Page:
6 3. Encryption As mentioned above, certain message types require encryption or decryption of the message data portion of the HAI application packet. This section describes the encryption/decryption methods. Encryption and decryption of data in the HAI application packet is based on the Advanced Encryption Standard (AES) using a 128-bit cryptographic key. The AES (sometimes referred to as the Rijndael algorithm, derived from the names of the developers) was selected by the National Institute of Standards and Technology (NIST) and approved by the U.S. Department of Commerce (in May, 2002) as a robust replacement for the widely-used, but aging and vulnerable, DES encryption standard. The AES algorithm is a symmetric block cipher that is capable of using cryptographic keys of 128, 192 or 256 bits to encrypt and decrypt data in blocks of 128 bits. Further information about the AES can be found at the following NIST website: and in the Federal Information and Processing Standards (FIPS) publication FIPS-197. The following procedure is used to encrypt HAI message data: 1. Process data in 128-bit (16-byte) blocks. If available data does not fill a 16-byte block, the data is left-justified and padded on the right with zeros to fill the block. 2. Modify the first two bytes of the 16-byte encryption block by performing a logical XOR operation with the two bytes of the message sequence number in the HAI header (i.e., XOR the first byte of the encryption block with the MSB of the message sequence number, and XOR the second byte of the encryption block with the LSB of the message sequence number). 3. Encrypt the 16-byte block using the AES encryption algorithm and the 128-bit session key that was negotiated when the client and controller established the secure connection. 4. Process the next block of data until all data has been processed. A similar procedure is used to decrypt HAI message data: 1. Process data in 128-bit (16-byte) blocks. 2. Decrypt the 16-byte block using the AES decryption algorithm and the 128-bit session key that was negotiated when the client and controller established the secure connection. Page 4

7 3. Modify the first two bytes of the 16-byte encryption block by performing a logical XOR operation with the two bytes of the message sequence number in the HAI header (i.e., XOR the first byte of the encryption block with the MSB of the message sequence number, and XOR the second byte of the encryption block with the LSB of the message sequence number). 4. Process the next block of data until all data has been processed. 5. If the number of bytes in the original message (prior to encryption) was not an exact multiple of 16, the decrypted message will have one or more trailing pad bytes. The length of the actual message (not including the pad bytes) should be determined by examining the message length field of the Omni-Link message. Page 5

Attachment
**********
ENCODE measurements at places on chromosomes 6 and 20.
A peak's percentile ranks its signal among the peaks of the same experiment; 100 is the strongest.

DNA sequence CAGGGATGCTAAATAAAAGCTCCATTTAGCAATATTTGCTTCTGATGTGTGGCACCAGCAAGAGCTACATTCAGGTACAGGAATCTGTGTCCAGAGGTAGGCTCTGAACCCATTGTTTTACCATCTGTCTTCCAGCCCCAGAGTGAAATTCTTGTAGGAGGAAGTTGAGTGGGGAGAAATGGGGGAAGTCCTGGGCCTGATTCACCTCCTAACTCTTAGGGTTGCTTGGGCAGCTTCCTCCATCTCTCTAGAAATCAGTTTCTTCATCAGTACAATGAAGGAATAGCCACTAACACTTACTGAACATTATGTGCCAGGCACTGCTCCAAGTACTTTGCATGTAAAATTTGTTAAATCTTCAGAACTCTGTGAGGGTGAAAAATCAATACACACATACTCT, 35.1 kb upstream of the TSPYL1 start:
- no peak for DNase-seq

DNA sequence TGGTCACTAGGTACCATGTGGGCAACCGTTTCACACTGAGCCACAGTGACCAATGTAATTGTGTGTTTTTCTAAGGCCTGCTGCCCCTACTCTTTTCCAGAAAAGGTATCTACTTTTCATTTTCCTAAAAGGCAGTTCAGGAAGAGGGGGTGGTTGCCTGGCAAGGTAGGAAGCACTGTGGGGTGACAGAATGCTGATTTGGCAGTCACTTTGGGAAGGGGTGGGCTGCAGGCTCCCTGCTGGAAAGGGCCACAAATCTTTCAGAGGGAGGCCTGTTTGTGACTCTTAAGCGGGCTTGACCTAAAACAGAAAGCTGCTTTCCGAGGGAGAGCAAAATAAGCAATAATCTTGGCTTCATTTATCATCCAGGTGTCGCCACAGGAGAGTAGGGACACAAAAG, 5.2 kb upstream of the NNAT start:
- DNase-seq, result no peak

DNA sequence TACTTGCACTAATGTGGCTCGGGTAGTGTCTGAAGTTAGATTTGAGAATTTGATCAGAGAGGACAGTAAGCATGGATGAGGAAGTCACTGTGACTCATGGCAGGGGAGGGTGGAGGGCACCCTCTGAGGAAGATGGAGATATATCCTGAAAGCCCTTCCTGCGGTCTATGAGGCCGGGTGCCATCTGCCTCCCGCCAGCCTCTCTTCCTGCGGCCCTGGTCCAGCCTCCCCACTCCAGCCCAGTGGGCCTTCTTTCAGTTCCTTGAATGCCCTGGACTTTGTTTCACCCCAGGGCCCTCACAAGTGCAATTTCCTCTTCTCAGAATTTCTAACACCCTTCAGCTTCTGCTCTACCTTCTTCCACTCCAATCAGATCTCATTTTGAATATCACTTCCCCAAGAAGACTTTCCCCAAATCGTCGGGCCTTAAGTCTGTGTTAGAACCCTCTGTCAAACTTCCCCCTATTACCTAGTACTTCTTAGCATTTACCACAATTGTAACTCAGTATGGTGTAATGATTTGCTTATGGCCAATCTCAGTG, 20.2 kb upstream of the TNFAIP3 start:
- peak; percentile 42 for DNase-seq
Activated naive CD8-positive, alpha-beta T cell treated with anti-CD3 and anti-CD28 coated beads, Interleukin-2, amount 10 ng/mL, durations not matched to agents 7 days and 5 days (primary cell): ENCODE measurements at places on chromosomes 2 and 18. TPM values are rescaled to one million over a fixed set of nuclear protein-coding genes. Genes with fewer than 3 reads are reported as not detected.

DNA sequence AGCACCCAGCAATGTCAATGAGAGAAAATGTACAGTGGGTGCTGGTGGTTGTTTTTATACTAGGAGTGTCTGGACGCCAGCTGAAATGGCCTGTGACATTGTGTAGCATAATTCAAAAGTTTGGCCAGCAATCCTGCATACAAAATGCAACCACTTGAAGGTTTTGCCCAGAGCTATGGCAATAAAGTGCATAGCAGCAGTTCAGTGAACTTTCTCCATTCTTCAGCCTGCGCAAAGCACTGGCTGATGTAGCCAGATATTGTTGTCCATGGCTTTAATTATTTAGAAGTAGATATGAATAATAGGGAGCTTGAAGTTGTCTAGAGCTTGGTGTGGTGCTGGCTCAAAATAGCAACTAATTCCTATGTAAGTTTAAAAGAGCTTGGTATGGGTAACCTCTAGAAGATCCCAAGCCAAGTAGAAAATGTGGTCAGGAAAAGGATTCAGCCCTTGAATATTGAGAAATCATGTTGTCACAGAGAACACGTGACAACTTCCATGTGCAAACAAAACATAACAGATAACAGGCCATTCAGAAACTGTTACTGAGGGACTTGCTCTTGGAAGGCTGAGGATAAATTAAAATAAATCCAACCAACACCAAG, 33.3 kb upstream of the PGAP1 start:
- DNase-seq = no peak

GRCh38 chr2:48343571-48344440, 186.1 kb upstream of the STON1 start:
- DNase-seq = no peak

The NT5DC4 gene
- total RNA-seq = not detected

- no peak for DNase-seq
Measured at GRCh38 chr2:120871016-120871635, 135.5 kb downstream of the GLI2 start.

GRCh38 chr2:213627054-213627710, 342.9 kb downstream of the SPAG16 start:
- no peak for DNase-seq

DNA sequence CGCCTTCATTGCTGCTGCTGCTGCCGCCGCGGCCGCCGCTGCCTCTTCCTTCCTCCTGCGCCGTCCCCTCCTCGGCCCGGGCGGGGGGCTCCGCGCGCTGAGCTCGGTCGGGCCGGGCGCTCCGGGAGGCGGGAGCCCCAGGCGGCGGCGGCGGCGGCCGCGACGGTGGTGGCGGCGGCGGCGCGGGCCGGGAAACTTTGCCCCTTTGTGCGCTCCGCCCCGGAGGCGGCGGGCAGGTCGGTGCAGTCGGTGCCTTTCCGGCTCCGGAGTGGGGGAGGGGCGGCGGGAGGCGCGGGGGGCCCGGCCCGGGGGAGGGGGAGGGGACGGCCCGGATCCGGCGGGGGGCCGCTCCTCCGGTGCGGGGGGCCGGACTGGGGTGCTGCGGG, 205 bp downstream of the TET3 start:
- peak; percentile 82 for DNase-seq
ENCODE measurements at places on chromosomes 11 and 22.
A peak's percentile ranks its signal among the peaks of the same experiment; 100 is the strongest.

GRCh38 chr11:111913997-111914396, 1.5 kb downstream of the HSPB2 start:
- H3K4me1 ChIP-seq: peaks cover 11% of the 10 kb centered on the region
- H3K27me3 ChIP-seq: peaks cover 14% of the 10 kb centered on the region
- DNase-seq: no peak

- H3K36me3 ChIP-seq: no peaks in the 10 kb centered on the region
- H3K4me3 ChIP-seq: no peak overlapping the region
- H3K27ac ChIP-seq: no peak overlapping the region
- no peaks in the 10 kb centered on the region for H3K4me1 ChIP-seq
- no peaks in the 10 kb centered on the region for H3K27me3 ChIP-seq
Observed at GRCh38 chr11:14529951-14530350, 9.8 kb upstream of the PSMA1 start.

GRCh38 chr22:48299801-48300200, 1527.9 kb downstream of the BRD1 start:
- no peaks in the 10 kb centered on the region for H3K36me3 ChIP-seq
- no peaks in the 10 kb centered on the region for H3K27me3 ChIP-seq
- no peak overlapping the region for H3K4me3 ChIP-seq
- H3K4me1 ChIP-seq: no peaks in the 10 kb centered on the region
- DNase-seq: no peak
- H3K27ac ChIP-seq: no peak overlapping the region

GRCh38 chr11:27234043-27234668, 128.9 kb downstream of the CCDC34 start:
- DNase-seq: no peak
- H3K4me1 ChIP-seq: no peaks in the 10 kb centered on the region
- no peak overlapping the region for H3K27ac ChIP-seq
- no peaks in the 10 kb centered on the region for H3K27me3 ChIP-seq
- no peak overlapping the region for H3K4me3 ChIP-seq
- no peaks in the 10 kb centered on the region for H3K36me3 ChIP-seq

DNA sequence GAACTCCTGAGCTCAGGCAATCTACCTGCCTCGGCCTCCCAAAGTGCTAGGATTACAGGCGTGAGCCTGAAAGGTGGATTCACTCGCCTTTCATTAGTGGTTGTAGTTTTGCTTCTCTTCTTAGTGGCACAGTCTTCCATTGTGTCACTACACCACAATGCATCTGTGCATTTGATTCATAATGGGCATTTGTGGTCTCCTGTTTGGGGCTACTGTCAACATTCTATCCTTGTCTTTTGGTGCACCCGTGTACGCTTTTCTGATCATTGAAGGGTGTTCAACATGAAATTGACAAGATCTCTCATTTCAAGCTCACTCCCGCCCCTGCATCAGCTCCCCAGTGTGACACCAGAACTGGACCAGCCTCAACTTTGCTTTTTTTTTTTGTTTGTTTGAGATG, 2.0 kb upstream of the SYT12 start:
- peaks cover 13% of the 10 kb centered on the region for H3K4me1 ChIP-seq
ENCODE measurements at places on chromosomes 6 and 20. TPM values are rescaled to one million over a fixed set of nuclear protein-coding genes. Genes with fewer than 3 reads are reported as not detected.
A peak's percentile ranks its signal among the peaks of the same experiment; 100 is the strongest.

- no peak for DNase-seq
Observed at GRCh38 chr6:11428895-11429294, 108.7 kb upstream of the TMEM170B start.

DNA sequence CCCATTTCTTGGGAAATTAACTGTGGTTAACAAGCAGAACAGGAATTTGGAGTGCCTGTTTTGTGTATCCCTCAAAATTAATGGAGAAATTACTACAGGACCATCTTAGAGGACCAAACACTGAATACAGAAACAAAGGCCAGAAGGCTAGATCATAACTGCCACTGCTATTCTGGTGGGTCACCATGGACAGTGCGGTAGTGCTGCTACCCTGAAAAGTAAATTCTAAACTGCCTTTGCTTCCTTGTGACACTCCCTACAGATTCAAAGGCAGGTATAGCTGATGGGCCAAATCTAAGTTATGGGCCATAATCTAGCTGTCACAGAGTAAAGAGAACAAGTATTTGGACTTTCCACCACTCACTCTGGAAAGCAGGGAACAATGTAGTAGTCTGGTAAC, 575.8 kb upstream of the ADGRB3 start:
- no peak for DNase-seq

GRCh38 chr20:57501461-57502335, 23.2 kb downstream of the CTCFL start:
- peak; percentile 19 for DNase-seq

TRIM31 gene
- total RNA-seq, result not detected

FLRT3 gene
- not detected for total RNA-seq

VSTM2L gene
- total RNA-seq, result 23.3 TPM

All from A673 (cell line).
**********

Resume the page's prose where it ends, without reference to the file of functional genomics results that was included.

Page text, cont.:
8 HAI Network Communication Protocol Typical Ethernet II Frame with Embedded IP, UDP and HAI Application Packets 16 bits Ethernet Frame Ethernet Destination MAC Address (bits 47-32) Ethernet Destination MAC Address (bits 31-16) Ethernet Destination MAC Address (bits 15-0) Ethernet Source MAC Address (bits 47-32) Ethernet Source MAC Address (bits 31-16) Ethernet Source MAC Address (bits 15-0) Ethernet Type Code (IP = 0x0800) Ethernet Frame Header IP Packet IP Version Flags IP Header Length IP Type of Service Total IP Packet Length (in bytes) Identification Fragment Offset Time to Live IP Header Checksum Protocol IP Header UDP Packet HAI Packet IP Source Address (bits 31-16) IP Source Address (bits 15-0) IP Destination Address (bits 31-16) IP Destination Address (bits 15-0) UDP Source Port UDP Destination Port UDP Length UDP Checksum HAI Message Sequence Number HAI MessageType HAI Reserved = 0x00 UDP Header HAI Application Header HAI Application Data (variable length, if any) HAI Application Data Ethernet Checksum (bits 31-16) Ethernet Checksum (bits 15-0) Ethernet Frame Trailer Page 6

9 HAI Network Communication Protocol HAI Application Packet Format The following table describes the format of the HAI application data that is transmitted within the user data (payload) area of an IP/UDP packet. Size (bytes) Description Comments 2 Message sequence number 0 = Sequence tracking disabled = Sequence number of this packet (byte order is MSB..LSB) 1 Message type 0 = No message 1 = Client request new session 2 = Controller acknowledge new session 3 = Client request secure connection 4 = Controller acknowledge secure connection 5 = Client session terminated 6 = Controller session terminated 7 = Controller cannot start new session 16 = Omni-Link message 1 Reserved 0 = unused variabl e Message data May be empty, depending on message type Page 7

10 HAI Network Communication Protocol Typical Message Sequence Sequence Number Encrypted Client Direction Controller 1 No Request new session 1 No 2 Yes Request secure connection - session ID 2 Yes 3 Yes Omni-Link log-in request 3 Yes Yes Omni-Link message Acknowledge new session - protocol version - session ID (40- bit random data generated by controller) Acknowledge secure connection - session ID Omni-Link log-in acknowledge Yes Omni-Link reply Yes Omni-Link log-out Yes No No Client session terminated Omni-Link log-out acknowledge Controller session terminated (timed out, terminated by client, etc.) Page 8